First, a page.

The fourth Air in scene five of John Gay’s The Beggar’s Opera, continues with the already established theme of weak women. The Air begins with declaring love as the “virgin’s hearts” (2617) downfall. To fall in love in this plays society is a despisable act as it can bring no benefit to anyone-only chagrin. A virgin heart in this context means one that has not been desensitized by the world in which they live, and that can still believe in the idea of love. Mrs. Peachum’s Air serves as a foreshadowing to Polly’s fate, that she is to remain attached to Captain Macheath and so have her “[honor] singed” (2617).
The Air seems to contradict itself in the context of the play, and scene, as the reader discovers that marriage is not commonly practiced. Mr. Peachum, the business man, explains the reasoning in staying single: “Married! If the wench does not know her own profit, sure she knows her own pleasure better than to make herself a property!” (2617). Not only is this state of union discouraged for reasons of money, but also for the misery it garuntees husband and wife. The Air promotes marriage though: “If soon she not made a wife’/ Her honor’s singed…” (2617). These lines clearly distinguish honor as valuable and this value as being retained through marriage.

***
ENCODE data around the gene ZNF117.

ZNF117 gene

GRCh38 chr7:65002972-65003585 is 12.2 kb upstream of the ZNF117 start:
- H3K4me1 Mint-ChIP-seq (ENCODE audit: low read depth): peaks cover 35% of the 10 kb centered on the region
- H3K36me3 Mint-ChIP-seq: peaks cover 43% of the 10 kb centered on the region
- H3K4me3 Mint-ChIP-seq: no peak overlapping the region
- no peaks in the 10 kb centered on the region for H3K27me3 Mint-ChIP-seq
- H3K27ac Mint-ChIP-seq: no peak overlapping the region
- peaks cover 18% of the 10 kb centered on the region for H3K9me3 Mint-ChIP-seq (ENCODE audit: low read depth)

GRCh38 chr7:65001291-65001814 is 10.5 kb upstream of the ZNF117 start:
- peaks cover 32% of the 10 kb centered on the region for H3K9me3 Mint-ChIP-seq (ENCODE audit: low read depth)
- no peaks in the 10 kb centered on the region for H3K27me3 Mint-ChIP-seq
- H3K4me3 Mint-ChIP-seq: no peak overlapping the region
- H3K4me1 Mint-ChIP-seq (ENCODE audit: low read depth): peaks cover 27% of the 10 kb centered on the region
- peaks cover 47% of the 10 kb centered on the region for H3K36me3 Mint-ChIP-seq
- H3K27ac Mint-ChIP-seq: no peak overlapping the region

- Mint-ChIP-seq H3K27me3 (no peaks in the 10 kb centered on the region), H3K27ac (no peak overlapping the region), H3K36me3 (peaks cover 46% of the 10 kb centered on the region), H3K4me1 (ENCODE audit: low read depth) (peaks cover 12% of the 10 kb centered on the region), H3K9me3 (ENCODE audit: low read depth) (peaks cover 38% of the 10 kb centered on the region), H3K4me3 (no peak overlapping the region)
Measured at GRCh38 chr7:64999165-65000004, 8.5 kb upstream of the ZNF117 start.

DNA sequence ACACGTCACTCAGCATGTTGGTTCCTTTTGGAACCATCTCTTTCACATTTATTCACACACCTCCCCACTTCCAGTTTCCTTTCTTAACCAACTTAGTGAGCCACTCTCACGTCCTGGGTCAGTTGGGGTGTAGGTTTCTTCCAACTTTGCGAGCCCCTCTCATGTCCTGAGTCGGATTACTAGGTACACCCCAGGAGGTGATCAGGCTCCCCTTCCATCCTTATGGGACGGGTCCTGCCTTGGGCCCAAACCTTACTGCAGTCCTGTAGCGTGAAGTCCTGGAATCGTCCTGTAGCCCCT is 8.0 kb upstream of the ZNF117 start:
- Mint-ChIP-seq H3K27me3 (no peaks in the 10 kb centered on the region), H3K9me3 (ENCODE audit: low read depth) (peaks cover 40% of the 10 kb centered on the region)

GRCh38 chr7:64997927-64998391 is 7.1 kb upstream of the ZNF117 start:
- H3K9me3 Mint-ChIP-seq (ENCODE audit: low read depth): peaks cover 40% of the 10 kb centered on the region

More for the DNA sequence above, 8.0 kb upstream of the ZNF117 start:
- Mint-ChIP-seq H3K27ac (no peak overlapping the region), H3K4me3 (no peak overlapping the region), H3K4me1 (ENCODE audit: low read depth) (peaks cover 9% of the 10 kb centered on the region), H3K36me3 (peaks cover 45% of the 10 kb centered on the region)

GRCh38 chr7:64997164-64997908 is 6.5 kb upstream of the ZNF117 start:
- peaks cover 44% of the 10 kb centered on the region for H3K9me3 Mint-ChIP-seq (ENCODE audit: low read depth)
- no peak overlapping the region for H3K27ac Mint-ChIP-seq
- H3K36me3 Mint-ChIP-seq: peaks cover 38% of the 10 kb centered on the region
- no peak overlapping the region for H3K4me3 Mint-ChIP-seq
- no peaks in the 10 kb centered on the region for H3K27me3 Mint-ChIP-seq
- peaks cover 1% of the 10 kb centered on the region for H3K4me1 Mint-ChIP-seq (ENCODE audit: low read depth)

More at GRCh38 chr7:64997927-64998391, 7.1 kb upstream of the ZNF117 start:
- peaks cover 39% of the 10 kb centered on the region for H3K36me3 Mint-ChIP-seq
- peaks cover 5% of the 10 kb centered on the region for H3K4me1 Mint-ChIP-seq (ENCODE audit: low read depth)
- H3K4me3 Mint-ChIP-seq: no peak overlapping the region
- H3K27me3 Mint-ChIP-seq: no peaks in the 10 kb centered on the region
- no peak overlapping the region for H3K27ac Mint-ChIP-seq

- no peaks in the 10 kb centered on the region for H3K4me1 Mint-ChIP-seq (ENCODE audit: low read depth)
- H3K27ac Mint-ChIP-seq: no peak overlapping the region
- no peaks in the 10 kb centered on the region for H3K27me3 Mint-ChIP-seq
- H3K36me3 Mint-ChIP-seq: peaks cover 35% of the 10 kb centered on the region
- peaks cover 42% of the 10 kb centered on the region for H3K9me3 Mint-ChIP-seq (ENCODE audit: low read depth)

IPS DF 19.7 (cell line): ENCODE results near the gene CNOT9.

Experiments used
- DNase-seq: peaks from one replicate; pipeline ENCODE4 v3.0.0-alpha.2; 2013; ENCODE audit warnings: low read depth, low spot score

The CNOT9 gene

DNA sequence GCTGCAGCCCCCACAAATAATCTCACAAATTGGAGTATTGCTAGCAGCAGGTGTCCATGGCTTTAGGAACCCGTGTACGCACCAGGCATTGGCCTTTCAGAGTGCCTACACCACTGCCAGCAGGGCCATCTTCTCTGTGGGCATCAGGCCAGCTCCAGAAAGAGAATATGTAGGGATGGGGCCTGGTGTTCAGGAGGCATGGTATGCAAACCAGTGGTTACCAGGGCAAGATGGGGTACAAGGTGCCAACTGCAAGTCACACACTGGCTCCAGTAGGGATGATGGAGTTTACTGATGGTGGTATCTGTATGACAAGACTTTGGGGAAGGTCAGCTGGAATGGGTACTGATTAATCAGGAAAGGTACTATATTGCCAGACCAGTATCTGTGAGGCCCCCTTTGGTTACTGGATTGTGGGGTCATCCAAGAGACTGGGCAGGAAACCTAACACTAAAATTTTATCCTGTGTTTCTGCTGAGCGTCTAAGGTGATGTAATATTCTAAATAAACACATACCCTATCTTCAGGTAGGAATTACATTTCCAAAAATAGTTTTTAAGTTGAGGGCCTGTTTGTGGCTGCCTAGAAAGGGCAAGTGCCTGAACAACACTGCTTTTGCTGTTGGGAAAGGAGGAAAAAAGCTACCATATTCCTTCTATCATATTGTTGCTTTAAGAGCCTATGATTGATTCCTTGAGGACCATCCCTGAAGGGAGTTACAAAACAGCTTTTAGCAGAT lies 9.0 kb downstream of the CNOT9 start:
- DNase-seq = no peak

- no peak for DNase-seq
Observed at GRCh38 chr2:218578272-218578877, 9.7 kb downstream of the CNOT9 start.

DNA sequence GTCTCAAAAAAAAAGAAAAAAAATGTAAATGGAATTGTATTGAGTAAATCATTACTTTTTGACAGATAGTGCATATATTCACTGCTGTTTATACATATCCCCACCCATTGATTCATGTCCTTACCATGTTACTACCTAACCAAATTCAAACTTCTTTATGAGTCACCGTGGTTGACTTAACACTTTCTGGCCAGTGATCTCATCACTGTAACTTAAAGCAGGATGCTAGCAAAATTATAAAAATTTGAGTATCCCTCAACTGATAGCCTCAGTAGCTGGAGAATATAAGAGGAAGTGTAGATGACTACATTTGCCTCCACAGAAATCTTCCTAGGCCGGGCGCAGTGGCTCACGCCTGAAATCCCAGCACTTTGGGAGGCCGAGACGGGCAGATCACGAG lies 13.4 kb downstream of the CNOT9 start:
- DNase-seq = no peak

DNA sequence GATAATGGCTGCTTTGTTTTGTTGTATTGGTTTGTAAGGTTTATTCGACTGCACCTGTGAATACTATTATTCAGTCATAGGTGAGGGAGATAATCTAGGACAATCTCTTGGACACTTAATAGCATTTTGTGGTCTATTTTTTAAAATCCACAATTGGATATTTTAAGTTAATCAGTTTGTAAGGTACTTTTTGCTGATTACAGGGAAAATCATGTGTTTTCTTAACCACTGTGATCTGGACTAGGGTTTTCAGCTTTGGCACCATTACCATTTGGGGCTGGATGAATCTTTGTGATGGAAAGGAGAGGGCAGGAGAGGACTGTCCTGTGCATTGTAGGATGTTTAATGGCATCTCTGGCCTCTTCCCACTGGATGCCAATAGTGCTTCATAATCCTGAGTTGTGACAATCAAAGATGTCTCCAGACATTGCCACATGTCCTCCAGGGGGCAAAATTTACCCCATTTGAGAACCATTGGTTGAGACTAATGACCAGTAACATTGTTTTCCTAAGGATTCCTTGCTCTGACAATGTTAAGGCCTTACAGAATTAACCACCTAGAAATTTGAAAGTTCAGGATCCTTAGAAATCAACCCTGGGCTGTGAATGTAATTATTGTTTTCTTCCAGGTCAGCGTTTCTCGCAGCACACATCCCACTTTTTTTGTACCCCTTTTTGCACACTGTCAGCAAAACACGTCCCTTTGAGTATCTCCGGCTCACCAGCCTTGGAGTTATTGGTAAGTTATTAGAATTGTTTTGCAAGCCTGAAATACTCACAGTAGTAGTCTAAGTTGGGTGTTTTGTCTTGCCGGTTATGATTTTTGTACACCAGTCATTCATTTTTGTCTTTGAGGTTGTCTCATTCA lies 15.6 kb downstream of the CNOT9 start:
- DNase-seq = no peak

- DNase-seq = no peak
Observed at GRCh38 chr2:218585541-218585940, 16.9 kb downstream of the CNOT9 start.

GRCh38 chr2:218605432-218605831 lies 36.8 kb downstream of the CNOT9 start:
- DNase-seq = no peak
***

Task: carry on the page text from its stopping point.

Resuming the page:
In the context of eigtheenth century England, this is satirizing the emphasis on marriage. Gay is pointing out that women who marry are constraining themselves to a life of being held accountable for their husbands actions, “Can you support the expense of a husband, hussy, in gaming, drinking and whoring?” (2620). I would not say that Gay supports free love, but rather is directly accusing marriage as having few of the conveniences it is supposed to garuntee, such as marital bliss.